The National Institute of Standards and Technology: An Appropriations Overview

This report examines the funding for the National Institute of Standards and Technology (NIST).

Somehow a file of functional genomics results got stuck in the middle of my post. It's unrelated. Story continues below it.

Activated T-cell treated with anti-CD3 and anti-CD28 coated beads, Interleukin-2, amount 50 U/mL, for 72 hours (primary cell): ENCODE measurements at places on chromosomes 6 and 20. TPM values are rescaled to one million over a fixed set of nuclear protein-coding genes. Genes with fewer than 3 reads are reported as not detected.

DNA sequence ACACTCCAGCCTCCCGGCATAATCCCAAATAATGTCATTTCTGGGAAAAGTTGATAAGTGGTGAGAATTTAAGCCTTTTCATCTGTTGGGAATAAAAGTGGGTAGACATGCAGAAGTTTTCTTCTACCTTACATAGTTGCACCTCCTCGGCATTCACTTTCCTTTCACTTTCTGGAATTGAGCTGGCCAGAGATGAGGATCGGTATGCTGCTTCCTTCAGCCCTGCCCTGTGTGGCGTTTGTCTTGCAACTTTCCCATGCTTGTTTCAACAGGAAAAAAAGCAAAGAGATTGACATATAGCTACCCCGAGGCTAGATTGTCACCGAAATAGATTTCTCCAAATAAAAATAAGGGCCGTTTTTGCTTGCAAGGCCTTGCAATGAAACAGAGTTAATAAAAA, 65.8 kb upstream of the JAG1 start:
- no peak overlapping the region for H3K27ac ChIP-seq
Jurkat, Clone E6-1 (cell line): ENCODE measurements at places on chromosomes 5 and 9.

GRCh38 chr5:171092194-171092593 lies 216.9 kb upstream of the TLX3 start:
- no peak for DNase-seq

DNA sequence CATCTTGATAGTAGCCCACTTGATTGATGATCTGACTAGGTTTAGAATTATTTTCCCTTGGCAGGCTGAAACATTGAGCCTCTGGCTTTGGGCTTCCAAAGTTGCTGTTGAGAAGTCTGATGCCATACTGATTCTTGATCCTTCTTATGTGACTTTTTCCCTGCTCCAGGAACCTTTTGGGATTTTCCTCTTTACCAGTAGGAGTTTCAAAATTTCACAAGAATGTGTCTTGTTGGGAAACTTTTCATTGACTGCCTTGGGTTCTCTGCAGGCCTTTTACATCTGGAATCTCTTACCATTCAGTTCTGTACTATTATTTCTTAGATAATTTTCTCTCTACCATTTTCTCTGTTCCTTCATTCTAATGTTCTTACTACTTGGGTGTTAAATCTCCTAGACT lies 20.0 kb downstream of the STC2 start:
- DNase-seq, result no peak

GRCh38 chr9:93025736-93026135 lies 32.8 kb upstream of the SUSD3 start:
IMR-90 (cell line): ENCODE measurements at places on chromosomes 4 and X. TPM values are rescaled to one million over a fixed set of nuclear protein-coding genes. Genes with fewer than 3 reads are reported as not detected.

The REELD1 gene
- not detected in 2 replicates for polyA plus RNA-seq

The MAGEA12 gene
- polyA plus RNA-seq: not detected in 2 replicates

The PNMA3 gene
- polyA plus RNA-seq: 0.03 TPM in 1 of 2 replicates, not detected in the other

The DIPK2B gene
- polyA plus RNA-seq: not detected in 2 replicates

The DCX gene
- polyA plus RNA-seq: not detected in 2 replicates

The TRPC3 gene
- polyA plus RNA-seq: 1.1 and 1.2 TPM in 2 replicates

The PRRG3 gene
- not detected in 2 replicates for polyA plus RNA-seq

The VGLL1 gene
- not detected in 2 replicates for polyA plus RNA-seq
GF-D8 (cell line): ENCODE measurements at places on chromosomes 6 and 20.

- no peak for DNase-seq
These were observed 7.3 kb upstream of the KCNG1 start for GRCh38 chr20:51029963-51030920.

The National Institute of Standards and Technology: An Appropriations Overview Wendy H. Schacht Specialist in Science and Technology Policy November 20, 2013 Congressional Research Service 7-5700 www.crs.gov 95-30 The National Institute of Standards and Technology: An Appropriations Overview Summary The National Institute of Standards and Technology (NIST), a laboratory of the Department of Commerce, is mandated to provide technical services to facilitate the competitiveness of U.S. industry. NIST is directed to offer support to the private sector for the development of precompetitive generic technologies and the diffusion of government-developed innovation to users in all segments of the American economy. Laboratory research is to provide measurement, calibration, and quality assurance techniques that underpin U.S. commerce, technological progress, improved product reliability, manufacturing processes, and public safety. Continued funding for NIST extramural programs directed toward increased private sector commercialization has been a major issue. Some Members of Congress have expressed skepticism over a “technology policy” based on providing federal funds to industry for development of pre-competitive generic technologies. This approach, coupled with pressures to balance the federal budget, led to significant reductions in funding for NIST. The Advanced Technology Program (ATP) and the Manufacturing Extension Partnership (MEP), which accounted for over 50% of the FY1995 NIST budget, were proposed for elimination. In 2007, ATP was terminated and replaced by the Technology Innovation Program (TIP). However, funding for TIP was eliminated in the FY2012 appropriations legislation. While much of the legislative debate has focused on ATP, TIP, and MEP, increases in spending for the NIST laboratories that perform the research essential to the mission responsibilities of the agency have tended to remain small. As part of the American Competitiveness Initiative, announced by former President Bush in the 2006 State of the Union, the Administration stated its intention to double over 10 years funding for “innovation-enabling research” done at NIST through its “core” programs (defined as internal research in the Scientific and Technical Research and Services [STRS] account and the construction budget). In April 2009, the current President stated his decision to double the budget of key science agencies, including NIST, over the next 10 years. In President Obama’s FY2011 budget the timeframe for doubling slipped to 11 years; his FY2012 budget was silent on a timeframe for doubling. There is no mention of doubling or a timeframe in the FY2014 budget request. While additional funding has been forthcoming, it remains to be seen how support for internal research and development (R&D) at NIST will evolve and how this might affect financing of extramural efforts such as MEP. The dispensation of funding for NIST programs may influence the way by which the federal government supports technology development for commercial application. Congressional Research Service The National Institute of Standards and Technology: An Appropriations Overview Contents Mission and Background ................................................................................................................. 1 NIST Appropriations........................................................................................................................ 3 Issues for Congress .......................................................................................................................... 9 Contacts Author Contact Information........................................................................................................... 10 Congressional Research Service The National Institute of Standards and Technology: An Appropriations Overview Mission and Background The National Institute of Standards and Technology, formerly the National Bureau of Standards (NBS), was established by the NBS Organic Act of 1901 (P.L. 56-177) as a laboratory of the Department of Commerce. Unlike most federal laboratories, NIST has a mission specified by statute (15 U.S.C. 271-282a), has a separate authorization and appropriation, and is headed by a Senate-confirmed presidential appointee. Prior to 1988, the mission of NBS was to develop and maintain standards and measurement support for scientific investigations, engineering, manufacturing, and commerce and educational institutions, as well as to provide technical and advisory services to other government agencies on scientific and engineering problems. The Omnibus Trade and Competitiveness Act of 1988 (P.L. 100-418) changed the name of NBS to the National Institute of Standards and Technology and mandated that the agency provide technical services to facilitate the competitiveness of U.S. industry. NIST is directed to offer support to the private sector for the development of precompetitive generic technologies and the diffusion of government-developed innovation to users in all segments of the American economy. Laboratory research is to provide measurement, calibration, and quality assurance techniques that underpin U.S. commerce, technological progress, improved product reliability, manufacturing processes, and public safety. A dual approach is used to accomplish this mission. Research and development typically is performed within the NIST laboratory facilities while two extramural initiatives, the Technology Innovation Program (TIP) and the Manufacturing Extension Partnership (MEP), are administered by the organization. The NIST in-house R&D effort, involving approximately 2,800 scientists, engineers, technicians, and support personnel (plus some 1,800 visiting scientists from industry, academia, and other government agencies and “1,400 affiliated field agents”), is conducted at laboratories in Maryland and Colorado. Research is focused on measurement, evaluated data, standards, and test methods; and basic “infrastructural technologies” that enable development of advanced technologies, and which industry can use to characterize new materials, monitor production processes, and ensure the quality of new product lines. Cooperative research with industry to overcome technical barriers to commercialization of emerging technologies is a major component of the work at NIST; the laboratory participates with U.S. companies in collaborative R&D programs in numerous research areas.1 After an October 2010 realignment, there are six internal research laboratories at NIST, including the Materials Measurement Laboratory; the Physical Measurement Laboratory; the Engineering Laboratory; the Information Technology Laboratory; the Center for Nanoscale Science and Technology; and the Center for Neutron Research. In response to what was perceived as the necessity of maintaining a strong manufacturing base, Title V of the Omnibus Trade and Competitiveness Act (P.L. 100-418) “significantly expand[ed] the role of NIST as the Government’s lead laboratory in support of U.S. industrial quality and competitiveness.” To this end, NIST was given specific technology transfer functions as several programs were created including the now terminated Advanced Technology Program (ATP), Regional Centers for the Transfer of Manufacturing Technology, and State Technology Extension. These efforts were designed to facilitate industrial activities to utilize advanced process 1 Available at the National Institute of Standards and Technology website: http://www.nist.gov/. Congressional Research Service 1 The National Institute of Standards and Technology: An Appropriations Overview technology; to promote cooperative ventures among industry, universities, and government laboratories; and to encourage shared risks, accelerated development, and increased skills. Prior to its elimination in 2007, the Advanced Technology Program provided seed funding, matched by private sector investment (generally 50% or more of costs), to companies or consortia of universities, businesses, and government laboratories for development of generic technologies that have broad application across industries.2 Awards, based on technical and business merit, were made for high-risk work past the basic research stage but not yet ready for commercialization. The first awards were made in 1991; 824 projects were funded. The Technology Innovation Program3 was authorized to replace ATP in the America COMPETES Act (P.L. 110-69) and funded in the FY2008 appropriations legislation. While similar to ATP in the intent to promote high risk R&D that would be of broad economic benefit to the nation, under TIP large firms were not eligible to receive grants. In addition, TIP permited universities to qualify for grants if they are partnered with a small or medium-sized firm, whereas in the ATP program universities participating in a joint venture could not be the direct recipient of an ATP award. Support for TIP was substantially decreased in FY2011 such that no new project awards were made; there is no funding for the program in the FY2012 appropriations legislation. The original Regional Centers for the Transfer of Manufacturing Technology were expanded in 1994 to include the State Technology Extension Program and are now known as the Hollings Manufacturing Extension Partnership.4 NIST also assumed support of the 36 centers originally funded by the Department of Defense through its Technology Reinvestment Project when funding for this program was terminated in FY1994. This activity is designed to transfer expertise and technologies developed under NIST programs to small and mid-sized U.S.-based manufacturing firms. Funded through cooperative agreements with non-profit or state and local organizations, competitive awards were originally made for up to six years (now extended). Non-federal sources are required to provide 50% or more of each Center’s capital and costs during this time period. P.L. 105-309 permits the federal government to support centers after the six years if a positive, independent evaluation is made every two years. Federal funding is limited to one-third of the capital and annual operating and maintenance costs of the center. Manufacturers are offered expertise, needs evaluation, application demonstrations for new production technologies, training, and information dissemination. Centers are located in all 50 states and Puerto Rico with approximately 400 regional offices. The America COMPETES Act authorized the creation of (but did not fund) several new manufacturing programs to be administered by NIST including collaborative manufacturing research pilot grants for partnerships between industry and other educational or research institutions to develop new manufacturing processes, techniques, or materials; a manufacturing fellowship program with stipends available for post-doctoral work at NIST; and a manufacturing research database. In October 2010, NIST announced $9.1 million in cooperative agreements for 22 projects “designed to enhance the productivity, technological performance and global competitiveness of 2 For more information on ATP see CRS Report 95-36, The Advanced Technology Program, by Wendy H. Schacht. See CRS Report RS22815, The Technology Innovation Program, by Wendy H. Schacht. 4 For more information on the MEP see CRS Report 97-104, Manufacturing Extension Partnership Program: An Overview, by Wendy H. Schacht. 3 Congressional Research Service 2 The National Institute of Standards and Technology: An Appropriations Overview U.S. manufacturers.”5 The funding was granted on a competitive basis to non-profit organizations that will work with the MEP centers and address one or more of the areas that have been identified by NIST as critical to U.S. manufacturing. These activities differ from the established MEP effort in which no new manufacturing research is conducted and funded as existing manufacturing technology is applied to the needs of small and medium-sized firms. In July of 2013, NIST announced a new pilot program under MEP, Manufacturing Technology Acceleration Centers (M-TACs), designed to address “the technical and business challenges encountered by small and mid-sized U.S. manufacturers as they attempt to adopt, integrate, and execute advanced product and process technologies into their operations.”6 According to NIST, two pilot projects are expected to be funded at approximately $500,000 each for one year. That same month, NIST put out a solicitation under the Advanced Manufacturing Technology Consortia Program (AMTech) for “grants to industry-led consortia to identify and prioritize research projects addressing long-term U.S. industrial research needs.”7 The program “anticipates awarding $4 million in two-year planning grants in fiscal year 2013” for between $250,000 and $500,000.8 NIST Appropriations Beginning in FY1991, the NIST budget experienced marked growth as Congress funded external grant programs—the Advanced Technology Program and the Manufacturing Extension Partnership—authorized by P.L. 100-418. However, the 104th Congress curtailed the expansion of support for NIST and overall funding levels decreased 18% between FY1995 and FY1997. In FY1998, the NIST budget again increased as P.L. 105-119 appropriated $677.9 million. Under P.L. 105-277, NIST received $641.1 million in FY1999 funding, approximately 5% less than the previous year. For FY2000, P.L. 106-113 provided NIST with $635.8 million after a mandated rescission. P.L. 106-553 funded NIST at $598.3 million in FY2001. The following year, P.L. 10777 financed NIST at $674.5 million, an increase of 13% over the earlier figure. The Bush Administration first offered a significant cut in support for MEP in the FY2003 budget. The proposed 89% decline in MEP funding was due to the President’s recommendation that centers in operation for more than six years do so without federal financing. However, P.L. 108-7 provided NIST with $707.5 million in FY2003 funds and maintained support for manufacturing extension. FY2004 appropriations of $610.7 million for NIST were included in P.L. 108-199. In-house R&D under the Scientific and Technical Research and Services (STRS) account was funded at $337.2 million. Financing for the Manufacturing Extension Partnership program decreased significantly 5 National Institute of Standards and Technology, NIST Manufacturing Extension Partnership Awards $9.1 Million for 22 Projects to Enhance U.S. Manufacturers’ Global Competitiveness, Press Release, October 5, 2010, available at http://www.nist.gov/mep/upload/100410-MEP-Competition-press-release-FINAL.pdf. 6 Explaining AMTech, M-TAC and NNMI: New NIST Programs in Support of Advanced Manufacturing, available at http://www.manufacturing.gov/docs/Explaining_AMTech_M-TAC_NNMI.pdf. 7 Ibid. 8 NIST AMTech Prrogram Announces Grants for Industry-led Consortia to Explore Issues Hampering Advanced Manufacturing in U.S., available at http://www.nist.gov/director/amtech-072413.cfm. Congressional Research Service 3 The National Institute of Standards and Technology: An Appropriations Overview to $38.7 million. ATP received $170.5 million and construction totaled $64.2 million. The following year, P.L. 108-447 provided NIST with funding of $695.3 million with MEP support increased to pre-FY2004 levels at $107.5 million. The STRS account received $378.8 million, ATP was financed at $136.5 million, and the construction budget totaled $72.5 million. NIST appropriations totaled $752 million in FY2006. Support for the STRS account increased to $394.8 million. MEP was funded at $104.6 million, while financing for ATP declined to $79 million. Construction more than doubled to $173.6 million. No final FY2007 appropriations legislation was enacted until the 110th Congress passed P.L. 110-5, providing $676.9 million for NIST. The STRS account increased to $434.4 million, construction support decreased to $58.7 million, while ATP was financed at $79.1 million and MEP received $104.7 million. The Administration’s FY2008 budget request included $640.7 million for NIST, 5.3% below FY2007, due primarily to the absence of financing for ATP and reduced support for MEP. The STRS account would have received $500.5 million (including the Baldrige National Quality Program) while funding for MEP would be reduced to $46.3 million. The construction budget would have totaled $93.9 million. The FY2008 Consolidated Appropriations Act, provided NIST with $755.8 million, an increase of 11.7% over FY2007. Support for the STRS account increased 1.4% to $440.5 million (including the Quality Program). The Technology Innovation Program, which replaced ATP, was appropriated $65.2 million (with an additional $5 million from FY2007 ATP unobligated balances), 17.6% below the previous fiscal year. Funding for MEP totaled $89.6 million, 14.4% less than FY2007. Support for construction almost tripled to $160.5 million. The Bush Administration’s original FY2009 budget request proposed $638 million in funding for NIST. On June 6, 2008, the former President submitted a series of amendments to his budget including a reduction of $2 million in the amount requested for NIST (from the MEP program). The new request of $636 million was 15.9% below the earlier fiscal year due to an absence of support for TIP and a significant decrease in financing MEP. Funding for the STRS account (including the Quality Program) was to increase 21.5% to $535 million, while MEP would be provided $2 million to close out the federally financed portion of the program. Construction support would decline 38.3% to $99 million. During the 110th Congress, H.R. 7322, as reported from House Committee on Appropriations, would have funded NIST at $816.9 million, 8.1% above FY2008. The STRS account would have increased 13.7% to $500.7 million while support for TIP at $65.2 million would remain constant and MEP funding would increase 36.2% to $122.0 million. Construction spending was to decrease 19.6% to $129.0 million. S. 3182, as reported by the Senate Committee on Appropriations, would have provided $813.5 million for NIST, an increase of 7.6% over FY2008. Included was $489.5 million for the STRS account (an 11.1% increase), $65.0 million for TIP, and $110.0 million for MEP (a 22.8% increase). The construction budget would have declined 7.2% to $149.0 million. No final FY2009 appropriations legislation was enacted by the close of the 110th Congress. P.L. 110-329, the Consolidated Security, Disaster Assistance, and Continuing Appropriations Act, 2009, provided, in part, funding for NIST at FY2008 levels through March 6, 2009. In the current Congress, P.L. 111-8, the FY2009 Omnibus Appropriations Act, provided NIST with $819.0 million. The STRS account received a 7.2% increase to $472.0 million while support for MEP Congressional Research Service 4 The National Institute of Standards and Technology: An Appropriations Overview totaled $110.0 million (a 22.8% increase) and financing for TIP remained constant at $65.0 million. The $172.0 million for construction reflected a 7.2% increase in funding. The American Recovery and Reinvestment Act of 2009, P.L. 111-5, provided an extra $220.0 million for the STRS account to be used (in FY2009 and FY2010) for “research, competitive grants, additional research fellowships and advanced research and measurement equipment and supplies,” as noted in the Joint Explanatory Statement of the Committee on Conference. An additional $360.0 million was included for construction, of which $180.0 million “shall be for the competitive construction grant program for research science buildings.” The law also directed the transfer of $20.0 million from the Health Information Technology initiative to NIST to “create and test standards related to health security and interoperability in conjunction with partners at the Department of Health and Human Services,” according to the Joint Statement. The President’s FY2010 budget requested $846.1 million in funding for NIST, an increase of 3.3% over the FY2009 appropriation. Support for in-house research and development under the STRS account would have increased by 13.3% to $534.6 million. The Manufacturing Extension Program would have received $124.7 million, 13.4% more than FY2009, while financing for the Technology Innovation Program was budgeted at $69.9 million, an increase of 7.5% over the FY2009 appropriation. Construction funding would decline 32.0% to $116.9 million. The original FY2010 Commerce, Justice, Science, and Related Agencies appropriations bill, H.R. 2847, as passed by the House, would have provided $781.1 million for NIST, 4.6% below FY2009 funding (due primarily to decreased funding for construction). Included in this figure was $510.0 million for the STRS account, 8.1% more than FY2009. The $124.7 million in support for MEP represented a 13.4% increase while funding for TIP would increase 7.5% to $69.9 million. Construction spending would have amounted to $76.5 million, a 55.5% decrease from FY2009. The version of H.R. 2847 passed by the Senate would have funded NIST at $878.8 million, 7.3% above FY2009. Support for the STRS account totaled $520.3 million, an increase of 10.2% over FY2009. Funding for MEP would increase 13.4% to $124.7 million and financing for TIP would increase 7.5% to 69.9 million. The $163.9 million for construction represented a 4.7% decrease from FY2009. The final legislation, P.L. 111-117, the Consolidated Appropriations Act, 2010, provided $856.6 million in funding for NIST, an increase of 4.6% over the FY2009 appropriation, 1.2% below the Administration’s request, 9.7% above the original House-passed bill, and 2.5% below the version of H.R. 2847 passed by the Senate. Support for in-house research and development under the STRS account increased 9.1% from FY2009 to $515.0 million. The MEP program received $124.7 million, 13.4% more than the previous fiscal year, while financing for TIP was budgeted at $69.9 million, an increase of 7.5% over the FY2009 appropriation. Support for construction totaled $147.0 million, 14.5% below the FY2009 figure. The Administration’s FY2011 budget proposed $918.9 million in funding NIST, a 7.3% increase over the FY2010 appropriation. The STRS account (including the Baldrige National Quality Program) would have increased 13.5% to $584.5 million. The Manufacturing Extension Partnership program would have been funded at $129.7 million, 4.0% more than the FY2010 figure, while financing for the Technology Innovation Program would have increased 14.3% over FY2010 financing. The construction budget would decline 15.1% to $124.8 million. Congressional Research Service 5 The National Institute of Standards and Technology: An Appropriations Overview In the 111th Congress, the FY2011 Commerce, Justice, Science appropriations bill reported from the Senate Committee on Appropriations, S. 3636, would have provided NIST with $940.8 million for FY2011, a 9.8% increase over FY2010 and 2.4% more than the amount contained in the Administration’s budget. The $584.5 million proposed for the STRS account and the $129.7 million for MEP were identical to the President’s request and respectively reflected a 13.5% and a 4.0% increase from FY2010. Funding for TIP would have remained at the FY2010 level of $69.9 million, which was 12.5% below the Administration’s proposal. Support for construction would total $156.7 million, 6.6% more than the FY2010 figure and 25.6% more than the figure contained in the President’s budget. No FY2011 Commerce, Justice, Science appropriations bill was reported from the House Appropriations Committee. NIST operated under several Continuing Resolutions (CR) until final legislation was enacted. The last CR, P.L. 112-6, in effect through April 8, 2011, funded NIST at $799.1 million, $57.5 million less than the FY2010 appropriation. Support for the STRS account was decreased by $10.5 million to $504.5 million, while support for construction decreased $47.0 million to $100.0 million under the “three week” CR. Under H.R. 1, as passed by the House (the “Full-Year” CR), NIST would have received an appropriation of $697.1 million, 18.6% below the FY2010-enacted figure of $856.6 million. This proposed amount was 24.1% less than the Administration’s FY2011 request and 25.9% less than the amount in the bill reported from the Senate Committee on Appropriations during the 111th Congress. Included in the Full-Year CR was $469.5 million for the STRS account, $124.7 million for the MEP program, $44.9 million for TIP, and $58.0 million for construction. The final FY2011 appropriations legislation, P.L. 112-10, funded NIST at $750.1 million after the 0.2% across the board rescission, 12.4% below the FY2010 appropriation, 18.4% below the President’s budget request, and 7.6% more than the figure in H.R. 1. Support for the STRS account (including the Baldrige National Quality Program) totaled $507.0 million, 1.6% less than the FY2010 figure, 13.3% less than the Administration proposed, and 8.0% above the amount in the Full-Year CR. The MEP program received $128.4 million, 3.0% more than both the FY2010 appropriation and the funding included in the Full-Year CR, and 1.0% below the Administration’s budget. The $44.8 million for TIP represented a decrease of 35.9% from FY2010, was 43.9% less than the President requested, and almost the same as the amount in H.R. 1. The construction budget declined 52.4% from FY2010 funding to $69.9 million, was 44.0% below the Administration’s proposal, and 20.5% above the funding in the Full-Year CR. (Please note that the figures may not add up due to rounding.) The Administration’s FY2012 budget proposed $1.001 billion in funding for NIST, a 33.4% increase over the FY2011 appropriation. Support for research and development under the STRS account would have increased 33.9% to $678.9 million (not including funding for the Baldrige Program which would be moved to the Industrial Technology Services (ITS) account). Under the ITS account, the MEP program would receive $142.6 million, 11.1% more than FY2011; financing for TIP would increase to $75.0 million, 67.4% over the FY2011 figure; and support for the Baldrige National Quality Program would decrease 19.8% from $9.6 million to $7.7 million. A new program, the Advanced Manufacturing Technology Consortia (AMTech) was to be created and funded at $12.3 million. The construction budget would have increased 21.0 % to $84.6 million. H.R. 2596, as reported from the House Committee on Appropriations, would have provided $700.8 million for NIST, 6.6% below the FY2011 appropriation and 30.0% below the President’s Congressional Research Service 6 The National Institute of Standards and Technology: An Appropriations Overview request. Funding for the STRS account would have increased 3.9% over FY2011 to $517.0 million, which was 23.8% below the proposed budget number. The $128.4 million for MEP remained the same as FY2011, but would have been 10.0% less than the Administration’s request. Support for construction, at $55.4 million, reflected a 20.7% decrease from the FY2011 figure and was 34.5% below the budget proposal. No funding was provided for TIP, the Baldrige program, or AMTech. The FY2012 consolidated appropriations bill covering the Department of Commerce (among other agencies) originally passed by the Senate, H.R. 2112, would have funded NIST at $680.0 million, 2.9% below the amount in H.R. 2596, 32.1% below the Administration’s budget request, and 9.3% below the FY2011 appropriation. Funding for the STRS account would have totaled $500.0 million, 3.2% below the figure in H.R. 2596, 26.4% less than the budget request, and 1.4% below the amount appropriated in FY2011. Under the ITS account, $120.0 million would be provided for the MEP program. This amount was 6.5% less than that recommended in H.R. 2596 and that appropriated for FY2011 ($128.4 million), as well as 15.8% less than the Administration’s budget figure. No funding was provided for TIP, the Baldrige National Quality Program, or AMTech. Construction support would total $60.0 million, 8.3% more than the amount included in the House bill, 29.1% below the President’s budget number, and 14.2% below the FY2011 appropriation. P.L. 112-55, the final FY2012 appropriation for NIST, included $750.8 million, essentially the same as that provided in FY2011. This amount was 25.0% below the Administration’s request, 7.1% above H.R. 2596, as reported from the House Committee on Appropriations, and 10.4% more than H.R. 2112 as originally passed by the Senate. Support for research and development under the STRS account increased 14% from FY2011 to $567.0 million. This figure represented a 16.5% decrease from the President’s proposal, but was 9.7% more than that contained in H.R. 2596 and 13.4% above the amount in the initial Senate-passed version of H.R. 2112. Under the ITS account, the MEP program received $128.4 million, the same appropriation as FY2011, 10% less than the budget request, identical to the support included in H.R. 2596, and 7% above H.R. 2112 as first passed by the Senate. No funding was provided for TIP, the Baldrige National Quality Program, or AMTech. The construction budget was $55.4 million, 20.7% less than FY2011, 34.5% below the budget proposal, the same as in H.R. 2596, and 7.7% less than the original Senate-passed version of H.R. 2112. The President’s FY2013 budget requested $857.0 million for NIST, an increase of 14.1% over the FY2012 appropriation. Included in this figure was $648.0 million for the STRS account, 14.3% above the funding approved for FY2012. Under the ITS account, the Manufacturing Extension Partnership program would have received $128.0 million, 0.3% below the FY2012 figure. Also included in ITS, the Administration again proposed the creation of a new activity, AMTech, which was not funded when it was included in the FY2012 budget. Support for AMTech would total $21.0 million. The requested appropriation for the construction budget was $60.0 million, 8.3% above FY2012 funding. In addition to the appropriations included in the budget request that were to be addressed through the annual appropriations process, the Administration proposed two new programs that were to be funded through mandatory appropriations (spending that is typically “provided in permanent or multi-year appropriations contained in the authorizing law, and therefore, the funding becomes Congressional Research Service 7 The National Institute of Standards and Technology: An Appropriations Overview available automatically each year, without legislative action by Congress”)9. Up to $300.0 million generated by the proceeds of the spectrum auction was to support the Wireless Innovation Fund and $1.000 billion was to be provided for establishment of the National Network for Manufacturing Innovation. S. 2323, as reported from the Senate Committee on Appropriations, would have provided $826.0 million in FY2013 funding for NIST, 10.0% above the FY2012 appropriation but 3.6% below the Administration’s request. Support for the STRS account totaled $623.0 million, 9.9% more than the previous fiscal year and 3.9% less than the President proposed. MEP would receive $128.5 million, 0.1% above the FY2012 figure and 0.4% more than the budget request, while AMTech would be financed at $14.5 million, 31.0% below what the Administration included in the budget proposal. The $60.0 million in the construction account was 8.3% more than in FY2012 and the same as the budget request. H.R. 5326, as passed by the House, would have funded NIST at $830.6 million, an increase of 10.6% ($79.8 million) over FY2012, 3.1% ($26.4 million) less than the Administration’s budget, and 0.6% ($4.6 million) more than the Senate figure. The $621.2 million for the STRS account was an increase of 9.6% above the earlier fiscal year, but 4.1% less than the President’s request, and 0.3% less than the amount included in S. 2323. Financing for MEP would total $128.4 million, the same as in FY2012, 0.3% less than the budget proposal, and 0.1% below the Senatereported bill. AMTech would receive $21.0 million, equal to the amount in the Administration request, and 44.8% more than in S. 2323. The $60.0 million included for construction was 8.3% above the current fiscal year and the same as that in the proposed budget and the Senate bill. The final appropriations bill, P.L. 113-6, provided $769.4 million for NIST, an increase of 2.4% after rescissions and sequestration.10 Included in this funding was $579.8 million for the STRS account which was 2.3% above the earlier fiscal year. The $119.4 million for MEP was 7% less than FY2012, while the AMTech program received initial funding of $14.2 million. The construction budget increased 1% to $56.0 million. The President’s FY2014 budget request would provide $928.3 million for NIST. Included in this figure is $693.7 million for the STRS account, $153.1 million for the MEP program, $21.4 million for AMTech, and $60.0 million for construction. The request also provides for the two programs to be funded under mandatory appropriations mentioned above. Accordingly, NIST would receive $100 million generated by the proceeds of the spectrum auction to “conduct public safety R&D” as part of the Wireless Innovation (WIN) Fund (under provisions of the Middle Class Tax Relief and Job Creation Act of 2012) as well as $1.000 billion in support for the establishment of a National Network for Manufacturing Innovation. The House Committee on Appropriations report to accompany H.R. 2787 recommends funding NIST at $784.0 million, 15.5% below the budget request. The $609.0 million provided for the STRS account is 12.2% less than the Administration’s proposal, while the $120.0 million for MEP is 21.6% below the President’s figure. There is no funding provided for AMTech. The $55.0 million for construction is 8.3% less than the budget request. 9 See CRS Report RL33074, Mandatory Spending Since 1962, by Mindy R. Levit and D. Andrew Austin. Figures from the National Institute of Standards and Technology Appropriations Summary available at http://www.nist.gov/public_affairs/releases/approps-summary2014.cfm. 10 Congressional Research Service 8 The National Institute of Standards and Technology: An Appropriations Overview The Senate Committee on Appropriations report to accompany S. 1329 includes $947.5 million for NIST, 2.1% more than proposed by the President. Funding for the STRS account would amount to $703.0 million, 1.3% higher than the budget request. Support for MEP would total $153.1 million, the same as the Administration’s proposal; however, the $31.4 million for AMTech represents a 46.7% increase over the President’s recommendation. The $60.0 million for construction is identical to the budget request. Issues for Congress Continued funding for the extramural programs at NIST has been a major issue. Beginning with the 104th Congress, many Members expressed skepticism over a “technology policy” based on providing federal funds to industry for development of pre-competitive generic technologies. This philosophical shift from previous Congresses, coupled with pressures to balance the federal budget, led to significant reductions in funding for NIST. The Advanced Technology Program and the Manufacturing Extension Partnership, which accounted for over 50% of the FY1995 NIST budget, were proposed for elimination. While, in the past, strong support by the Senate led to their continued financing, funding for ATP remained controversial. Beginning in FY2000, the original appropriations bills as passed by the House did not contain funding for ATP and many of the budget proposals submitted by former President Bush called for abolishing the program. In the 110th Congress, legislation replaced ATP with the TIP initiative and provided financing for the new program. However, with no funding in the FY2012 appropriation, TIP also has been terminated. In the FY2003 budget proposal, the Bush Administration also recommended suspension of federal support for those manufacturing extension centers in operation for more than six years and the following year funding for the MEP program was significantly reduced. However, the FY2005 Omnibus Appropriations Act brought support for MEP back up to the level necessary to fully fund the existing centers. While much of the legislative debate has focused on the extramural programs (e.g., ATP, TIP, and MEP), increases in spending for the NIST laboratories that perform the research essential to the mission responsibilities of the agency have tended to remain small: a 3.7% increase between FY1995 and FY1996, a 3.5% increase in FY1997, no increase for FY1998, and 3.1% for FY1999. During FY2000, there was less than a 1% increase in support. However, FY2001 appropriations were 11% above the previous year while the figure for FY2002 included a 2.7% increase in funding. Support for in-house R&D in FY2003 was 12% more than the previous fiscal year; although the FY2004 figure decreased by 5.5%, funding for FY2005 included a 12% increase. In FY2006, financing of these in-house activities once again increased. As part of the American Competitiveness Initiative, announced by former President Bush in the 2006 State of the Union, the Administration stated its intention to double over 10 years funding for “innovationenabling research” done at NIST through its “core” programs (defined as internal research in the STRS account and the construction budget). To this end, the then President’s FY2007 budget requested an increase of 18.3% for intramural R&D at NIST; the final FY2007 appropriations legislation included a 10% increase for the STRS account. For FY2008, the increase in support for internal research and development was 1.4%, well below the 15.2% and 15.6% increases in the initial House and Senate FY2008 appropriations bills and the President’s FY2008 budget proposal. While the former Administration’s FY2009 budget contained a 21.5% increase in funding for the STRS account, the amount in P.L. 110-5 reflected a 7.2% increase for these activities. Congressional Research Service 9 The National Institute of Standards and Technology: An Appropriations Overview In April 2009, President Obama indicated his decision to double the budget of key science agencies, including NIST, over the next 10 years. Support for the STRS account expanded 9.1% in FY2010, less than the President’s request but more than the amount included in the original House and Senate appropriation bills. Both the FY2011 and FY2012 budget proposals included large increases in funding for the STRS account, although the later was silent on a timeframe for doubling. The final FY2011 appropriation for the STRS account was below the earlier fiscal year but the figure included in the actual FY2012 appropriation was 14% more than FY2011. The final FY2013 appropriation after rescissions and sequestration contained a smaller 2.3% increase in support for the STRS account. There is no mention of doubling or a timeframe in the FY2014 budget request. It remains to be seen how support for internal R&D at NIST will evolve and how this might affect financing of extramural efforts such as MEP now that TIP is no longer funded. As Congress continues to debate appropriation issues, the resulting dispensation of funding for NIST programs may influence the way by which the federal government supports technology development for commercial application. Author Contact Information Wendy H. Schacht Specialist in Science and Technology Policy wschacht@crs.loc.gov, 7-7066 Congressional Research Service 10